After frightening revelations that hackers have already managed to break into the computer systems that control huge swaths of the United States’ power grid and other pieces of national infrastructure, the Wall Street Journal reports that cyber-spies have broken into the Pentagon’s Joint Strike Fighter program — its costliest initiative — and made off with several terabytes of sensitive data. Hackers have also managed to get into the Air Force’s air-traffic-control system, the Journal reports.
The identity and national origin of the hackers can’t be reliably determined, but the Journal cites former U.S. officials as saying that the attacks seem to have come from computers in China. Because it’s such an easy matter to mask one’s IP address online, however, the source of the attacks is nearly impossible to determine definitively.
China’s state-run Global Times newspaper responded that Chinese citizens couldn’t have been responsible, because “from a technical point of view, on the global scale hackers in the U.S., Russia, and Israel are at a higher level than those in China.” But our recent reporting on the culture of hacking in China suggests that the Global Times‘s low opinion of its country’s hackers isn’t justified — or at least it won’t be for long. A Pentagon report released when our article was published last month says that China has made “steady progress” in refining new cyberwarfare strategies and techniques. And as our writer Mara Hvistendahl discovered in China, there’s an ever-more-vague distinction between the civilian and military roles of hackers there. Nationalistic young people, responding to a surge of popular esteem for hackers, compete among each other for bragging rights. The Chinese military, meanwhile, sponsors hacker competitions and hand-picks particularly skilled operatives for vaguely defined state-sponsored contracts. Nationalistic civilian hackers, it seems, are just as dangerous to the United States as a centralized military “hacker command”.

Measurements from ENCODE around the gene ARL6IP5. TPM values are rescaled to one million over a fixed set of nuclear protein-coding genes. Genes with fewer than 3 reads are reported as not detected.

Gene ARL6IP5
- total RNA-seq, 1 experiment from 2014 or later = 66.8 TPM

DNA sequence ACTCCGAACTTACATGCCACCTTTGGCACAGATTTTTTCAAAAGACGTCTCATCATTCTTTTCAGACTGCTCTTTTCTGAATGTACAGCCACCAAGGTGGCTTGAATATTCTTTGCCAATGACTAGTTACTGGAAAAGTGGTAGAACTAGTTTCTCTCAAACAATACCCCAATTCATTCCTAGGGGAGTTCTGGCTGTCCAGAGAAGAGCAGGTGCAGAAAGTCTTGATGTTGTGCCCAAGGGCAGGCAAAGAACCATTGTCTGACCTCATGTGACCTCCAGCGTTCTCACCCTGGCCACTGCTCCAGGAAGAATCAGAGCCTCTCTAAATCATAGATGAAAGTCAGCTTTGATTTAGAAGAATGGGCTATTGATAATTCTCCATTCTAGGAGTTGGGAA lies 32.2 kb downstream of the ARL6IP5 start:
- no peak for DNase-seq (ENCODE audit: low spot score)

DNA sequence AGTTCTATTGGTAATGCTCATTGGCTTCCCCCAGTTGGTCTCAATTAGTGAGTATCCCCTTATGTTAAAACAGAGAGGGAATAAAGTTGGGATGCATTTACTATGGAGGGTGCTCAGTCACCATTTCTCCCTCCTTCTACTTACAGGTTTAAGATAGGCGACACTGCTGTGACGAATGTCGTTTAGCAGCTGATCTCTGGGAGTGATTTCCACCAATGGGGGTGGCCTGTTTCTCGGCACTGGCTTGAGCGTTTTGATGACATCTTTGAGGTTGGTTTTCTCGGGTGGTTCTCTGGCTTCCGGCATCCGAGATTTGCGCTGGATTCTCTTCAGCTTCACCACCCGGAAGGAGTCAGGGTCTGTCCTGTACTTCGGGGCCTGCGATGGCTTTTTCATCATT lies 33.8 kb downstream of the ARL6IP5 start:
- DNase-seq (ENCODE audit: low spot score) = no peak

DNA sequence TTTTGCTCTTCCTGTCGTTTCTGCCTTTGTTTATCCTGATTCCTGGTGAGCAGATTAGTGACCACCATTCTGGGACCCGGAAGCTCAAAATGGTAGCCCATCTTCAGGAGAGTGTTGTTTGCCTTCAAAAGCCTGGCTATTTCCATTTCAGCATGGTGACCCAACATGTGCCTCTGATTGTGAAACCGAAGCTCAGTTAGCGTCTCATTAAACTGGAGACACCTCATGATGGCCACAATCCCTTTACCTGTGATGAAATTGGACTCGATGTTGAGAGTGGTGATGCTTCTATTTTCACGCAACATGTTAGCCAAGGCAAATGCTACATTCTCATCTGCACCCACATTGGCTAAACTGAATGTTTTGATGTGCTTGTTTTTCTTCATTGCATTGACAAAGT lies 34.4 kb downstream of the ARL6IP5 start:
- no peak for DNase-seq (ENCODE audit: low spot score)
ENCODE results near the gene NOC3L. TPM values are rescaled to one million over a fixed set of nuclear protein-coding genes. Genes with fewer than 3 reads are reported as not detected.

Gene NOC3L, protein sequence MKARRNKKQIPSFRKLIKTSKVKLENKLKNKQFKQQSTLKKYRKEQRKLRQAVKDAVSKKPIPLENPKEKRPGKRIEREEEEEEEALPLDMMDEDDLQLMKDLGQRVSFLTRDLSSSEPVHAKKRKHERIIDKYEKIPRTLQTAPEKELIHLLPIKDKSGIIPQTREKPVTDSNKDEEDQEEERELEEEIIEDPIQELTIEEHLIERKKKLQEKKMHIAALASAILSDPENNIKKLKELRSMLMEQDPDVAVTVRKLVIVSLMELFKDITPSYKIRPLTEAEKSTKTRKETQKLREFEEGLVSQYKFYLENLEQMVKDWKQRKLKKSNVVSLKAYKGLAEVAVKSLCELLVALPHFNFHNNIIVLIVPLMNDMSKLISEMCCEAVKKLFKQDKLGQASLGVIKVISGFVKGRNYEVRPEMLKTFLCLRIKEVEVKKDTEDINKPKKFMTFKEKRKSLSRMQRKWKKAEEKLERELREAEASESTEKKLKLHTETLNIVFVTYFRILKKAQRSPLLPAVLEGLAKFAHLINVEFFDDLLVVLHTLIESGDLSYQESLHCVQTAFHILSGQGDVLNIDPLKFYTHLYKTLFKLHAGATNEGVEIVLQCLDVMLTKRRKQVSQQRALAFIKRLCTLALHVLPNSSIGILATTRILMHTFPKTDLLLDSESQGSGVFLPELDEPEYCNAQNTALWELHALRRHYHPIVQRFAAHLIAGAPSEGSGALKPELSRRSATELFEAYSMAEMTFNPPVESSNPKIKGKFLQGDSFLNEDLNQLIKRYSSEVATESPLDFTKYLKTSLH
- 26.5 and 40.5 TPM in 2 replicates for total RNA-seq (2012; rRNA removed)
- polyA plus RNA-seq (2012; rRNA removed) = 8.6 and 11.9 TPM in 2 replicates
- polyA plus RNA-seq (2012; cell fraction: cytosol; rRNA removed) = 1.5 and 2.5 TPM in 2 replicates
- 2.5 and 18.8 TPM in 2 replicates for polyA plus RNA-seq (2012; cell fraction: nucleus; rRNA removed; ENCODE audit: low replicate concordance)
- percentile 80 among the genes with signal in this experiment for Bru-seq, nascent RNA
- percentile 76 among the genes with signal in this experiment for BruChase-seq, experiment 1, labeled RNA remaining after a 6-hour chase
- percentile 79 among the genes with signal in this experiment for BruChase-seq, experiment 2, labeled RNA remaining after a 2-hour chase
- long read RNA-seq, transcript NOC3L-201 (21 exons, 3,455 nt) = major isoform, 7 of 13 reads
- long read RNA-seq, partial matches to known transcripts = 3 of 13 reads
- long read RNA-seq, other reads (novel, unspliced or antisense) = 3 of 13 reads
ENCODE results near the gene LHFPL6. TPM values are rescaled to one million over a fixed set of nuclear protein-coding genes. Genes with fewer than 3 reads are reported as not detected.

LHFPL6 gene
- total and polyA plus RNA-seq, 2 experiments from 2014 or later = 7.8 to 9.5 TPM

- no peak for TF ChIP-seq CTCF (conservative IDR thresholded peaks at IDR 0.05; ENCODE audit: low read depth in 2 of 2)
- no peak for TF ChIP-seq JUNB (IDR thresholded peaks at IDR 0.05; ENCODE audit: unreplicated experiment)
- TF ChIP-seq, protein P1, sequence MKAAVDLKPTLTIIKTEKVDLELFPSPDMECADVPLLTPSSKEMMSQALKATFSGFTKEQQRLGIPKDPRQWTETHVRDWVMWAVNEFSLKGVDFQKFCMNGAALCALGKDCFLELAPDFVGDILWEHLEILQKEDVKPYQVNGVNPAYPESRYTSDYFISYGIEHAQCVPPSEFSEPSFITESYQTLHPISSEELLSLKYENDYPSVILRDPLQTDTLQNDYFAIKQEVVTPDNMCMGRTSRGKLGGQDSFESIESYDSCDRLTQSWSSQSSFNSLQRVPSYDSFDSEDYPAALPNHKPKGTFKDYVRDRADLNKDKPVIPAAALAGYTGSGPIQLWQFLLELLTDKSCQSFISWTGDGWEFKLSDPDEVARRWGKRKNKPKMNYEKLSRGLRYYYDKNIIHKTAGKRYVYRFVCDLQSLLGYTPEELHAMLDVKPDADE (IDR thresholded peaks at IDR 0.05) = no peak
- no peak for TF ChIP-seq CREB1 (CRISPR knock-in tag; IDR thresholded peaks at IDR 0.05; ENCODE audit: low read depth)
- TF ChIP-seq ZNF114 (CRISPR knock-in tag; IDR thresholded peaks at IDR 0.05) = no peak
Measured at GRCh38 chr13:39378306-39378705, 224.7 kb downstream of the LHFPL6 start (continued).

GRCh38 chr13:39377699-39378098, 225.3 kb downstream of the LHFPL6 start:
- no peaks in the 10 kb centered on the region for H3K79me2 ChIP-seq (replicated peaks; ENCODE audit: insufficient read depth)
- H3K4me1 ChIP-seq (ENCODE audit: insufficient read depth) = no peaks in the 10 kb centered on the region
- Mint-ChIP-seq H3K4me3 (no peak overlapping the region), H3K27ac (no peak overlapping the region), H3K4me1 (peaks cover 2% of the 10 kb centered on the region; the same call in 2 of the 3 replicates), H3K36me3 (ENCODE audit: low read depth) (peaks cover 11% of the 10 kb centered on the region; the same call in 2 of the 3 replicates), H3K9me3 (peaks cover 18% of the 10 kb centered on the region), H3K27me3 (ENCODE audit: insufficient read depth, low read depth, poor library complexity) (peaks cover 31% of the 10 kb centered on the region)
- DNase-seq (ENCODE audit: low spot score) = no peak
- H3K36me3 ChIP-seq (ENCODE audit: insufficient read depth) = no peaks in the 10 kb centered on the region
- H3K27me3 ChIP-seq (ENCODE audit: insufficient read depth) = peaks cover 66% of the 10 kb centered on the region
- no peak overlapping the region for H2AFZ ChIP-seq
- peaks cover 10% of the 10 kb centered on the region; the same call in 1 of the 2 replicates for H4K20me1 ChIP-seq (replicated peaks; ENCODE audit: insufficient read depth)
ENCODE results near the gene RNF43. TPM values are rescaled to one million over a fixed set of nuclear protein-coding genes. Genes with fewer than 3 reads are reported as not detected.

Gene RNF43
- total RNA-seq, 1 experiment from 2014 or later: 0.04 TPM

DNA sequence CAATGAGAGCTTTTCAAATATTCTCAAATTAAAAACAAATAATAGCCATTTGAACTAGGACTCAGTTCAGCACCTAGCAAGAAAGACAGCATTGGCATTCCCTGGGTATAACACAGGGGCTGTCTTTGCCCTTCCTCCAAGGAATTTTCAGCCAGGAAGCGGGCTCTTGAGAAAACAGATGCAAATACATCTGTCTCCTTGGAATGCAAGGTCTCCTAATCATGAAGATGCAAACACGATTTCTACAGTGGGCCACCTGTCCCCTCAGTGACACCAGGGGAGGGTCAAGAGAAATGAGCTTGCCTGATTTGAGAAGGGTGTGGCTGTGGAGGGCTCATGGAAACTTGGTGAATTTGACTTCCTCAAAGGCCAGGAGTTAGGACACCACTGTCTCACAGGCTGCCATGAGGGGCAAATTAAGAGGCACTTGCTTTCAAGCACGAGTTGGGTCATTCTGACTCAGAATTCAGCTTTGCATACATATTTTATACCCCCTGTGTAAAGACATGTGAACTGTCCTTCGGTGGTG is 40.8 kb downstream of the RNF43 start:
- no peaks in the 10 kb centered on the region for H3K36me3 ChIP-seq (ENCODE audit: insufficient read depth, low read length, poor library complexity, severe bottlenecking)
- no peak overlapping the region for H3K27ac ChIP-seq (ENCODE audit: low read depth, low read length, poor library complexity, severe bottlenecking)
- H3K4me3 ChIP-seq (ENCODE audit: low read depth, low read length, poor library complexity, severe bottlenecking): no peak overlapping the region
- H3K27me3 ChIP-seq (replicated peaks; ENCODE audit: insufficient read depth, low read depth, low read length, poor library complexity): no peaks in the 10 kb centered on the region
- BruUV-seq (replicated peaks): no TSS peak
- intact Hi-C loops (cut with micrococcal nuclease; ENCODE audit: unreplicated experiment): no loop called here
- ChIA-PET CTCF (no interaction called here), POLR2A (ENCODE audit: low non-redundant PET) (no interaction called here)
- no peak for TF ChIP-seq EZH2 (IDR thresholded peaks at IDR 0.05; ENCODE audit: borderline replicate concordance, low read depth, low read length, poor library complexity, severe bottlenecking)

And as Hvistendahl’s article points out, the threat from hackers — Chinese hackers in particular — has been thoroughly overlooked. The United States has no centralized force for defending against such attacks (although the Obama administration is rumored to be planning a military command for cybersecurity). And in the meantime, offices across the U.S. are under siege. The Associated Press quotes New York Police Commissioner Raymond Kelly as saying that the New York Police Department is attacked at least 70,000 times each day, although no attack has yet been successful. As the Wall Street Journal so frighteningly puts it: “Attacks like these — or U.S. awareness of them — appear to have escalated in the past six months, said one former official briefed on the matter.”